...grass, and also makes sure Nick's house is full of flowers. Gatsby disappears just as Daisy arrives. When Gatsby arrives at Nick's front door, he looks pale and deathlike, and knocks... (full context)
The American Dream Theme Icon
Class (Old Money, New Money, No Money) Theme Icon
Gatsby and Daisy treat each other formally at first, and Gatsby's nerves threaten to overwhelm him. Nick leaves... (full context)
Past and Future Theme Icon
Nick, meanwhile, privately wonders how Daisy can possibly fulfill Gatsby's idealized vision of her. Nick reflects that over the years Gatsby... (full context)
The American Dream Theme Icon
Class (Old Money, New Money, No Money) Theme Icon
...his hangers-on, Ewing Klipspringer, to play the piano for the three of them. Gatsby holds Daisy's hand and she whispers something to him that seems to stir his emotions. Nick, sensing... (full context)
Chapter 6
Class (Old Money, New Money, No Money) Theme Icon
Past and Future Theme Icon
The next Saturday night, Tom and Daisy come to a party at Gatsby's. The party strikes Nick as particularly unpleasant. Tom is... (full context)
The American Dream Theme Icon
Past and Future Theme Icon
After the party, Gatsby is depressed. He suspects that Daisy neither enjoyed the party nor understands the depth of his feelings for her. Nick reminds... (full context)
Past and Future Theme Icon
...recalls a memory that Gatsby once shared with him about the first time Gatsby kissed Daisy. Nick calls Gatsby's sentimentality about history "appalling" and reflects that in that kiss Gatsby's dreams... (full context)
Chapter 7
The American Dream Theme Icon
Class (Old Money, New Money, No Money) Theme Icon
Past and Future Theme Icon
On the hottest day of the summer, Daisy invites Nick and Gatsby to lunch with her, Tom, and Jordan. At one point, while... (full context)
The Roaring Twenties Theme Icon
...lunch is awkward, at least in part because of the intense heat. At one point Daisy asks what they should do with the rest of the day and the next thirty... (full context)
Class (Old Money, New Money, No Money) Theme Icon
Tom insists on driving Gatsby's big yellow car. Gatsby and Daisy travel alone in Tom's coupe, while Tom drives Nick and Jordan. It's clear Tom now... (full context)
Past and Future Theme Icon
...the windows above the garage at Jordan Baker, whom she seems to have mistaken for Daisy, her rival in love. (full context)
Class (Old Money, New Money, No Money) Theme Icon
...asks what kind of a split Gatsby's trying to cause between Tom and his wife. Daisy tries and fails to quiet Tom. (full context)
The American Dream Theme Icon
Gatsby says Daisy never loved Tom and has only ever loved him. Tom protests, but Daisy says it's... (full context)
The American Dream Theme Icon
Past and Future Theme Icon
Yet when Tom asks her to think about their history together, Daisy admits that she did love Tom in the past, she just loved Gatsby too. Gatsby... (full context)
Class (Old Money, New Money, No Money) Theme Icon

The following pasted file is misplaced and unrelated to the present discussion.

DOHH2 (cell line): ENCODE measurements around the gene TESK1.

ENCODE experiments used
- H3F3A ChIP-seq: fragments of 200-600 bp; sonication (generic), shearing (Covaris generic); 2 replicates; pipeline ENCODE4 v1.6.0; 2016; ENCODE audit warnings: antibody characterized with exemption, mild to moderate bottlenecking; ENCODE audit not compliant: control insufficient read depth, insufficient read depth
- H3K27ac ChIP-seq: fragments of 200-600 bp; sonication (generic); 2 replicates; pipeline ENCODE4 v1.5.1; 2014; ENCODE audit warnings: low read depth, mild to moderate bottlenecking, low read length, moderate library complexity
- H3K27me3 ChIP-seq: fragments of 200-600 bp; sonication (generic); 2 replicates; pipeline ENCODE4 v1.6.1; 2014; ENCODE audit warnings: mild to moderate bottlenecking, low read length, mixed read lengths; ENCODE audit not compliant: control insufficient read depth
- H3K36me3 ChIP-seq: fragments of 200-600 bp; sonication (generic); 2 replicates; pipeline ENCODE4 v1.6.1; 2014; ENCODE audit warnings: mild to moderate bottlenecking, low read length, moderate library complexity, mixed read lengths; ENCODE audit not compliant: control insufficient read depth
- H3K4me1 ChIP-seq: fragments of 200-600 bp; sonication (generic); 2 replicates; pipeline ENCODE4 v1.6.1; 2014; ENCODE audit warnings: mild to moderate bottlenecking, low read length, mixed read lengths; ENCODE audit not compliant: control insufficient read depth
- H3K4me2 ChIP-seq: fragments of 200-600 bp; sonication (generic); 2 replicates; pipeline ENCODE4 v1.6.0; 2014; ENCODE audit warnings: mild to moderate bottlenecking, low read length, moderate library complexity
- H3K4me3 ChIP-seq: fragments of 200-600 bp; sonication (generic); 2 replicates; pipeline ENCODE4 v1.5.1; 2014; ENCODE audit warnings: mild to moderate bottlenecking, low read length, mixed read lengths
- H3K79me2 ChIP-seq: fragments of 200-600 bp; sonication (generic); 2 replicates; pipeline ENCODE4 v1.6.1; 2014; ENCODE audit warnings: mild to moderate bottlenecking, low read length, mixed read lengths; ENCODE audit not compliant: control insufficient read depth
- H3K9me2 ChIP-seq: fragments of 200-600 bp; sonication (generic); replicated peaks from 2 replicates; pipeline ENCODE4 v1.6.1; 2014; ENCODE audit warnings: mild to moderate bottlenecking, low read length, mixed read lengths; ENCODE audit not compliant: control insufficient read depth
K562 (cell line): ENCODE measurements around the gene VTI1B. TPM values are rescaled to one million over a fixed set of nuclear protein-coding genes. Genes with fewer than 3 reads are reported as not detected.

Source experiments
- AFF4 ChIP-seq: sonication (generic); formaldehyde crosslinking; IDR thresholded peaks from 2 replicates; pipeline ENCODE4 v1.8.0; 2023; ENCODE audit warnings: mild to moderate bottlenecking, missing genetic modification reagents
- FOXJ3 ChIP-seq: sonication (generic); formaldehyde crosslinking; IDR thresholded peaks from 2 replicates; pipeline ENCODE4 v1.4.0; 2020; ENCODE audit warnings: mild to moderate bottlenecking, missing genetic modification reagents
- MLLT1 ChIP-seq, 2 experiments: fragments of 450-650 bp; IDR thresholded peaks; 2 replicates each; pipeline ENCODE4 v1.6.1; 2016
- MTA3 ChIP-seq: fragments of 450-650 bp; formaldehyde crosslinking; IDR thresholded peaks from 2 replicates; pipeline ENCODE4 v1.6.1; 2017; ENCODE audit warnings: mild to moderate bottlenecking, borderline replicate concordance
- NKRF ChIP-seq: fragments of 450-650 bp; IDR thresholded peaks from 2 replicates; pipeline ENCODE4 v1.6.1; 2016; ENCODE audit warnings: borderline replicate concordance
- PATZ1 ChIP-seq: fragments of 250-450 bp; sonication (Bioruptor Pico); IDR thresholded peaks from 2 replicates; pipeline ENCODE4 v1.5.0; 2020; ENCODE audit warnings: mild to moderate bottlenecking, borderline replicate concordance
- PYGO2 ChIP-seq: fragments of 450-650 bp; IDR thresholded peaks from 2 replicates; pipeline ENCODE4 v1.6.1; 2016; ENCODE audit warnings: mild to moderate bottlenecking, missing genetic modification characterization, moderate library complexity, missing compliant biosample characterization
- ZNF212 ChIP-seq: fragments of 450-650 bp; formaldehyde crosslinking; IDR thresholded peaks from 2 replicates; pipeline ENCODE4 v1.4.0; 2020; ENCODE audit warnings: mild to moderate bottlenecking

...reveals that Gatsby really is involved with organized crime, such as bootlegging. All this terrifies Daisy, who begs that they leave and go home. Tom, realizing he's won, tells her to... (full context)
The Roaring Twenties Theme Icon
The American Dream Theme Icon
Past and Future Theme Icon
...new decade stretched before him. In Tom's car heading back toward Long Island (Gatsby and Daisy took Gatsby's car), Nick observes that unlike Daisy, people like Jordan Baker know better than... (full context)
The American Dream Theme Icon
Class (Old Money, New Money, No Money) Theme Icon
...waits for it outside, he sees Gatsby hiding in the bushes. Gatsby tells him that Daisy was driving the car and that he tried to stop the accident, but was too... (full context)
The American Dream Theme Icon
Class (Old Money, New Money, No Money) Theme Icon
Past and Future Theme Icon
Nick goes and checks on Daisy through the window, and sees Tom and Daisy sitting on either side of some fried... (full context)
Chapter 8
The American Dream Theme Icon
Class (Old Money, New Money, No Money) Theme Icon
Past and Future Theme Icon
Nick visits Gatsby for breakfast the next morning. Gatsby tells Nick that Daisy never came outside the previous night, but rejects Nick's advice to forget Daisy and leave... (full context)
Chapter 9
The Roaring Twenties Theme Icon
Class (Old Money, New Money, No Money) Theme Icon
...the primary contact for all matters relating to Gatsby because nobody else wanted to be. Daisy and Tom disappear with no forwarding address, and Meyer Wolfsheim says he has pressing business... (full context)
The American Dream Theme Icon
...The Great Gatsby as a story of the West since many of the key characters (Daisy, Tom, Nick, Jordan, Gatsby) involved were not from the East. He says that after Gatsby's... (full context)
Class (Old Money, New Money, No Money) Theme Icon
...the apartment in which he conducted his affair with Myrtle. Nick doesn't tell Tom that Daisy was at the wheel. He describes Tom and Daisy as careless people who destroy things... (full context)
The American Dream Theme Icon
...similar wonder when he realized that tiny blinking green light across the bay belonged to Daisy Buchanan. (full context)